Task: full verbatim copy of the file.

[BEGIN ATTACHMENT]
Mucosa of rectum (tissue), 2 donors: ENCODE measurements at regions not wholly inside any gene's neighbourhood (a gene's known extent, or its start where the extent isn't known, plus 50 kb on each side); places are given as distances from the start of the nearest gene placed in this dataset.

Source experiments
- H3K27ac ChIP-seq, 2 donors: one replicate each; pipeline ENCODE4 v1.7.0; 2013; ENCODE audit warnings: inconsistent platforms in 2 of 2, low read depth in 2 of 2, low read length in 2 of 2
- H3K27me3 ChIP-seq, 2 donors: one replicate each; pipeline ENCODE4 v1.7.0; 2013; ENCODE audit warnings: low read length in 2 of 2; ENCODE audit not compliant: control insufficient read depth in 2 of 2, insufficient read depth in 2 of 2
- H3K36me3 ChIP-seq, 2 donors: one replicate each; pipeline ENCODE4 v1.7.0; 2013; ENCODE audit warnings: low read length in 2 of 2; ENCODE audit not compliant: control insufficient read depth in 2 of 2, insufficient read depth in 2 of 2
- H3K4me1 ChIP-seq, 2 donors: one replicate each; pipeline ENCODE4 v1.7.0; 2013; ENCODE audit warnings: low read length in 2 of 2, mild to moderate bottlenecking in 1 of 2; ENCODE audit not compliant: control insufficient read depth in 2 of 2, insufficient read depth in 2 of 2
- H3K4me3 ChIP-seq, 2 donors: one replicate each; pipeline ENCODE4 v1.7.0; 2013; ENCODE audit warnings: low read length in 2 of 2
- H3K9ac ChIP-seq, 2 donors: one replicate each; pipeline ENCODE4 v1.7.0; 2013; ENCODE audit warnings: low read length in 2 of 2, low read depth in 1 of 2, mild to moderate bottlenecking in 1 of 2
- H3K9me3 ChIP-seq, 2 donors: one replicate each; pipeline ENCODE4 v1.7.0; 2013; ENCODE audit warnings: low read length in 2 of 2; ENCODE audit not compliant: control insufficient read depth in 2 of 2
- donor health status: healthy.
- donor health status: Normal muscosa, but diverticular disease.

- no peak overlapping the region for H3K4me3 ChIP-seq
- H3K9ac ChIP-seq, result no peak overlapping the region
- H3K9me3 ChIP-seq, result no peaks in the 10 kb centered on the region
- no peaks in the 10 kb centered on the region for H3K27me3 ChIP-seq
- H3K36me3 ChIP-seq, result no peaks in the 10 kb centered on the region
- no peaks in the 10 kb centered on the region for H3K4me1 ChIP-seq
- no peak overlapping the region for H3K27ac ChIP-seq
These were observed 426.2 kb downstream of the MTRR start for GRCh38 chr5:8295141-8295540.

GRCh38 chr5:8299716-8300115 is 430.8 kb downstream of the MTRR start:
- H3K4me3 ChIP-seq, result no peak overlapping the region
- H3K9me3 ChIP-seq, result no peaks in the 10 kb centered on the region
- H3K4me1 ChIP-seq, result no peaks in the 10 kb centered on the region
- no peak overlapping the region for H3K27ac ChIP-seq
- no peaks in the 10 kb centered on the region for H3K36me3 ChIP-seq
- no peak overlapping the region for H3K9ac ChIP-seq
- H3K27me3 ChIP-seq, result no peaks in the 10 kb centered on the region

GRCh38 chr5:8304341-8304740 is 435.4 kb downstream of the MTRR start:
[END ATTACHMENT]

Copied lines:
Mucosa of rectum (tissue), 2 donors: ENCODE measurements at regions not wholly inside any gene's neighbourhood (a gene's known extent, or its start where the extent isn't known, plus 50 kb on each side); places are given as distances from the start of the nearest gene placed in this dataset.

Source experiments
- H3K27ac ChIP-seq, 2 donors: one replicate each; pipeline ENCODE4 v1.7.0; 2013; ENCODE audit warnings: inconsistent platforms in 2 of 2, low read depth in 2 of 2, low read length in 2 of 2
- H3K27me3 ChIP-seq, 2 donors: one replicate each; pipeline ENCODE4 v1.7.0; 2013; ENCODE audit warnings: low read length in 2 of 2; ENCODE audit not compliant: control insufficient read depth in 2 of 2, insufficient read depth in 2 of 2
- H3K36me3 ChIP-seq, 2 donors: one replicate each; pipeline ENCODE4 v1.7.0; 2013; ENCODE audit warnings: low read length in 2 of 2; ENCODE audit not compliant: control insufficient read depth in 2 of 2, insufficient read depth in 2 of 2
- H3K4me1 ChIP-seq, 2 donors: one replicate each; pipeline ENCODE4 v1.7.0; 2013; ENCODE audit warnings: low read length in 2 of 2, mild to moderate bottlenecking in 1 of 2; ENCODE audit not compliant: control insufficient read depth in 2 of 2, insufficient read depth in 2 of 2
- H3K4me3 ChIP-seq, 2 donors: one replicate each; pipeline ENCODE4 v1.7.0; 2013; ENCODE audit warnings: low read length in 2 of 2
- H3K9ac ChIP-seq, 2 donors: one replicate each; pipeline ENCODE4 v1.7.0; 2013; ENCODE audit warnings: low read length in 2 of 2, low read depth in 1 of 2, mild to moderate bottlenecking in 1 of 2
- H3K9me3 ChIP-seq, 2 donors: one replicate each; pipeline ENCODE4 v1.7.0; 2013; ENCODE audit warnings: low read length in 2 of 2; ENCODE audit not compliant: control insufficient read depth in 2 of 2
- donor health status: healthy.
- donor health status: Normal muscosa, but diverticular disease.

- no peak overlapping the region for H3K4me3 ChIP-seq
- H3K9ac ChIP-seq, result no peak overlapping the region
- H3K9me3 ChIP-seq, result no peaks in the 10 kb centered on the region
- no peaks in the 10 kb centered on the region for H3K27me3 ChIP-seq
- H3K36me3 ChIP-seq, result no peaks in the 10 kb centered on the region
- no peaks in the 10 kb centered on the region for H3K4me1 ChIP-seq
- no peak overlapping the region for H3K27ac ChIP-seq
These were observed 426.2 kb downstream of the MTRR start for GRCh38 chr5:8295141-8295540.

GRCh38 chr5:8299716-8300115 is 430.8 kb downstream of the MTRR start:
- H3K4me3 ChIP-seq, result no peak overlapping the region
- H3K9me3 ChIP-seq, result no peaks in the 10 kb centered on the region
- H3K4me1 ChIP-seq, result no peaks in the 10 kb centered on the region
- no peak overlapping the region for H3K27ac ChIP-seq
- no peaks in the 10 kb centered on the region for H3K36me3 ChIP-seq
- no peak overlapping the region for H3K9ac ChIP-seq
- H3K27me3 ChIP-seq, result no peaks in the 10 kb centered on the region

GRCh38 chr5:8304341-8304740 is 435.4 kb downstream of the MTRR start: